Those human traffickers we both mentioned would not exist absent a profit motive. The reason it's profitable for people to smuggle themselves and others across the U.S. border is because the United States legal system turns a blind eye to a business culture that--on every level, from massive corporations down to small businesses--exploits a permanent underclass of non-citizen labor.

The illegal immigration problem is very much the flip side of the other problem that frequently promotes calls for draconianly enforced borders, the influx of marijuana and other illegal drugs. If we just legalized drugs, the profit motive would go away and so would the gangsters. If both labor laws and immigration laws were enforced--particularly laws that put out of business businesses that exploit immigrants--a lot of the human trafficking would likewise go away. Would that halt the flow of people across the southern U.S. border? Probably not--but we certainly will not know until we try it.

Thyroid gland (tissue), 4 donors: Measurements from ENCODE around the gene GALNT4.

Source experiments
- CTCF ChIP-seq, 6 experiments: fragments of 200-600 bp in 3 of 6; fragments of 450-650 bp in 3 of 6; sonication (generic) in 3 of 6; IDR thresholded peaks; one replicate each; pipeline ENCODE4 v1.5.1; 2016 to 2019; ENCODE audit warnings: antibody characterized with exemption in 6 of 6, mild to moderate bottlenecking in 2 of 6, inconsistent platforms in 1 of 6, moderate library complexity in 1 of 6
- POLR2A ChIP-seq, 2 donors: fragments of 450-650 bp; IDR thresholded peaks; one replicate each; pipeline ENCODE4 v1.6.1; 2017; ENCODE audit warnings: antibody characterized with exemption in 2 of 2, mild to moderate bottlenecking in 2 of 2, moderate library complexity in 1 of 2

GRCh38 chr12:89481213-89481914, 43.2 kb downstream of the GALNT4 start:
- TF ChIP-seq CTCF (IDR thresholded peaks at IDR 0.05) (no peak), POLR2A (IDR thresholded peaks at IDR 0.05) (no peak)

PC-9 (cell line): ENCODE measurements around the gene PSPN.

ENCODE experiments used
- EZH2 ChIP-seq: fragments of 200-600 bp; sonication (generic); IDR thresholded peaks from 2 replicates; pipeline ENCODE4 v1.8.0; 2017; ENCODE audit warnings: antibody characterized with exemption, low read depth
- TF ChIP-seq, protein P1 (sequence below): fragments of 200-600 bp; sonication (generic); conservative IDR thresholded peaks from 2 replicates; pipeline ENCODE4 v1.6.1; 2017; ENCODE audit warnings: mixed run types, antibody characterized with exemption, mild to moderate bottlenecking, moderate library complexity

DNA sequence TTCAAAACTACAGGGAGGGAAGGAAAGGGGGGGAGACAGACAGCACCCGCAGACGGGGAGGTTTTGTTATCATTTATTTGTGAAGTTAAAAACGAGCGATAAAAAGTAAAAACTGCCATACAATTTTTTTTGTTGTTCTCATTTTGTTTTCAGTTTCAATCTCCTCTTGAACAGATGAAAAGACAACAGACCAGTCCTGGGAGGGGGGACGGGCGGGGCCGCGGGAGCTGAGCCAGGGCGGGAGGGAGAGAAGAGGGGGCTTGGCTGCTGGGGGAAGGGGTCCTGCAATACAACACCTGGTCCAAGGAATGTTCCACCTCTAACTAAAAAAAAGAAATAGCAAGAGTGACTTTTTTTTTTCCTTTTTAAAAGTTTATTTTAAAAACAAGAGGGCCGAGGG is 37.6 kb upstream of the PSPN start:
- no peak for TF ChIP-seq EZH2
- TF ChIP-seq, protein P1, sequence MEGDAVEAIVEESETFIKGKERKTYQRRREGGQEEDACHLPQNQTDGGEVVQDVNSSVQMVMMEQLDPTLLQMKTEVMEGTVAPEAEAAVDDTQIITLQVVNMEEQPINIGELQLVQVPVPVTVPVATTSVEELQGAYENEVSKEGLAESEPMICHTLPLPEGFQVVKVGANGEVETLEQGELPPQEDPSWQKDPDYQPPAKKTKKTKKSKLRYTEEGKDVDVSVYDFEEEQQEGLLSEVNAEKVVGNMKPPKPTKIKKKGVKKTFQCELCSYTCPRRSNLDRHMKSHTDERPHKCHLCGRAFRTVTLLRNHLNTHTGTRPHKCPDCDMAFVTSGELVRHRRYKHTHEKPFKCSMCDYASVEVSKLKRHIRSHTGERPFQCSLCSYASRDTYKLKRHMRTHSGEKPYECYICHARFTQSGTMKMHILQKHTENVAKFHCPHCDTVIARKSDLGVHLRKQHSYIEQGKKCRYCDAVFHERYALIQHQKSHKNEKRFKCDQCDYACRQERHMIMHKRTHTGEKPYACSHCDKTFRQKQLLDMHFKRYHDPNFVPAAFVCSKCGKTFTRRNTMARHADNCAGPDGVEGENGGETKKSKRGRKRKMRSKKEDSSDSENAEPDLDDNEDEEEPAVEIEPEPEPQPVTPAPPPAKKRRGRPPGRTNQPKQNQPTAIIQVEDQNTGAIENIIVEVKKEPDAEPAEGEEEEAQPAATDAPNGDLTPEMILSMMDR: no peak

Your comments show a very good grasp of the scope and specific issues of the calamity that is U.S. immigration policy--but as someone who describes themselves as "socially liberal" you seem surprisingly willing to accept the conservative notion that the answer to the problem is to turn the U.S. into even more of a police state than it has already become. Personally, I think we have already have enough cops. We just need better laws.